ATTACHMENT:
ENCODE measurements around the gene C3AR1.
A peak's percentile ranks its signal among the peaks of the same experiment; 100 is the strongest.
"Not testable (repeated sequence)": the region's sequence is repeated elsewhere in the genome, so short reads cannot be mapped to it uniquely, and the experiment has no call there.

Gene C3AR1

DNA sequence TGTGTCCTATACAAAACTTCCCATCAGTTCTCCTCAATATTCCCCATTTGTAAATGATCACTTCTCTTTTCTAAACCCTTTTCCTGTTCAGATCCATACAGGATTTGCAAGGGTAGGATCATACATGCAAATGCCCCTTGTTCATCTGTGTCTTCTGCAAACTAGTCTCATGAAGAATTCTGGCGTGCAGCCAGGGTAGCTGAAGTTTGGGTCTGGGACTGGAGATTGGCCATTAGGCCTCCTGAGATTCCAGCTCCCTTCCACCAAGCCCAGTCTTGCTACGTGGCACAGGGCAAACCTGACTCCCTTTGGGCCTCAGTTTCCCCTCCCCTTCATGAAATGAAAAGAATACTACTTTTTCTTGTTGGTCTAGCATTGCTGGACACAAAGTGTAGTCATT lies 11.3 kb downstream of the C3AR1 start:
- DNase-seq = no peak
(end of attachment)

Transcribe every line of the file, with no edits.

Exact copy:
ENCODE measurements around the gene C3AR1.
A peak's percentile ranks its signal among the peaks of the same experiment; 100 is the strongest.
"Not testable (repeated sequence)": the region's sequence is repeated elsewhere in the genome, so short reads cannot be mapped to it uniquely, and the experiment has no call there.

Gene C3AR1

DNA sequence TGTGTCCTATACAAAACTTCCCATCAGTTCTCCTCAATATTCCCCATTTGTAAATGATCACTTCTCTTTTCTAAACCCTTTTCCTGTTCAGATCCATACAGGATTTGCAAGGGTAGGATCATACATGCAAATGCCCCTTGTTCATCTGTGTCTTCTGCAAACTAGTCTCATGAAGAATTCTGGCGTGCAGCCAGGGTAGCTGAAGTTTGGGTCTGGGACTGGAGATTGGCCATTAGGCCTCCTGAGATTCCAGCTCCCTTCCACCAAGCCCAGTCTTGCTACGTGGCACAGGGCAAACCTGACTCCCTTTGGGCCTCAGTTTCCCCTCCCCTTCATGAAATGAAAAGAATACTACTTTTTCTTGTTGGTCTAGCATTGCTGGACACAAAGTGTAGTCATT lies 11.3 kb downstream of the C3AR1 start:
- DNase-seq = no peak